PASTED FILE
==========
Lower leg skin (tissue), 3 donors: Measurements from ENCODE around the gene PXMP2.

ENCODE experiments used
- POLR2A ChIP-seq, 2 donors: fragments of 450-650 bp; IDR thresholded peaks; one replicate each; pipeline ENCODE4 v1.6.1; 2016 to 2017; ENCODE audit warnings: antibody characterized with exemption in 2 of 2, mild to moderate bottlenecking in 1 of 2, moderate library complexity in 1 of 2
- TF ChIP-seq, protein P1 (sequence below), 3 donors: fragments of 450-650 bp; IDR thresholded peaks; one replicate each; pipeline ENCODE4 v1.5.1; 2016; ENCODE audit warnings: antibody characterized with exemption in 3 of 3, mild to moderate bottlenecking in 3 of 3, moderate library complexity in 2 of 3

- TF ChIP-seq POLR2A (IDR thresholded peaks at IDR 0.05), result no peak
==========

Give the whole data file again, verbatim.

Lower leg skin (tissue), 3 donors: Measurements from ENCODE around the gene PXMP2.

ENCODE experiments used
- POLR2A ChIP-seq, 2 donors: fragments of 450-650 bp; IDR thresholded peaks; one replicate each; pipeline ENCODE4 v1.6.1; 2016 to 2017; ENCODE audit warnings: antibody characterized with exemption in 2 of 2, mild to moderate bottlenecking in 1 of 2, moderate library complexity in 1 of 2
- TF ChIP-seq, protein P1 (sequence below), 3 donors: fragments of 450-650 bp; IDR thresholded peaks; one replicate each; pipeline ENCODE4 v1.5.1; 2016; ENCODE audit warnings: antibody characterized with exemption in 3 of 3, mild to moderate bottlenecking in 3 of 3, moderate library complexity in 2 of 3

- TF ChIP-seq POLR2A (IDR thresholded peaks at IDR 0.05), result no peak